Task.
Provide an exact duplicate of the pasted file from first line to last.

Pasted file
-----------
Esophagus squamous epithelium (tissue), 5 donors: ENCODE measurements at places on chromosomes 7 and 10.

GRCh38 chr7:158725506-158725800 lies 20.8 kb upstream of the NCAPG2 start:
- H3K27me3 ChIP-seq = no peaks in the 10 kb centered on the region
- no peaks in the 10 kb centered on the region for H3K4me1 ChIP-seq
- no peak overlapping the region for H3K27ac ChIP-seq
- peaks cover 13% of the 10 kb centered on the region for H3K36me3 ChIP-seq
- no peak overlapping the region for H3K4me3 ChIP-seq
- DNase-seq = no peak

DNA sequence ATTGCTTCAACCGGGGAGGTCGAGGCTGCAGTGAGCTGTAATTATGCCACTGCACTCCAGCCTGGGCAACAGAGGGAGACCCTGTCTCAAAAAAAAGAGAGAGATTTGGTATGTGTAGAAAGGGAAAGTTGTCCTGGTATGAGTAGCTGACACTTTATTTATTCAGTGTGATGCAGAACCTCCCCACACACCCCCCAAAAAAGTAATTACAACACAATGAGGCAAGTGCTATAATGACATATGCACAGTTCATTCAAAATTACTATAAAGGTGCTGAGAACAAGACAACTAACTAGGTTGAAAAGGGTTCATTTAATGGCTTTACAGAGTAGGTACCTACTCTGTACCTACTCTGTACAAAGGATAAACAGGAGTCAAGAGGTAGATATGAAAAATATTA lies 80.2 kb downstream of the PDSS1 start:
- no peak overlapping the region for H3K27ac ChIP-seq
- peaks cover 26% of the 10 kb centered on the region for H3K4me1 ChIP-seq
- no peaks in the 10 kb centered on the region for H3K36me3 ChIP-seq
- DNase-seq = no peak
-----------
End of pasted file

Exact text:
Esophagus squamous epithelium (tissue), 5 donors: ENCODE measurements at places on chromosomes 7 and 10.

GRCh38 chr7:158725506-158725800 lies 20.8 kb upstream of the NCAPG2 start:
- H3K27me3 ChIP-seq = no peaks in the 10 kb centered on the region
- no peaks in the 10 kb centered on the region for H3K4me1 ChIP-seq
- no peak overlapping the region for H3K27ac ChIP-seq
- peaks cover 13% of the 10 kb centered on the region for H3K36me3 ChIP-seq
- no peak overlapping the region for H3K4me3 ChIP-seq
- DNase-seq = no peak

DNA sequence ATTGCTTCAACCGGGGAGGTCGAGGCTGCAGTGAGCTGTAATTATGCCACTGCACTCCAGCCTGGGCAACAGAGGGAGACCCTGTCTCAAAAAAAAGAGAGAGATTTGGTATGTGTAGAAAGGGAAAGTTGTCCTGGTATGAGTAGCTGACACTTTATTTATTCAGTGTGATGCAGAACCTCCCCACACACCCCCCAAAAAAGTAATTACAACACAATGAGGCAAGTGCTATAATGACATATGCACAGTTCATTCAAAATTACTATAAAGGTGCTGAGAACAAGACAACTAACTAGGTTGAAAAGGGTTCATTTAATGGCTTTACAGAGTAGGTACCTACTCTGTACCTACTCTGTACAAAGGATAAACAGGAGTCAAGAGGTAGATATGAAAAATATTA lies 80.2 kb downstream of the PDSS1 start:
- no peak overlapping the region for H3K27ac ChIP-seq
- peaks cover 26% of the 10 kb centered on the region for H3K4me1 ChIP-seq
- no peaks in the 10 kb centered on the region for H3K36me3 ChIP-seq
- DNase-seq = no peak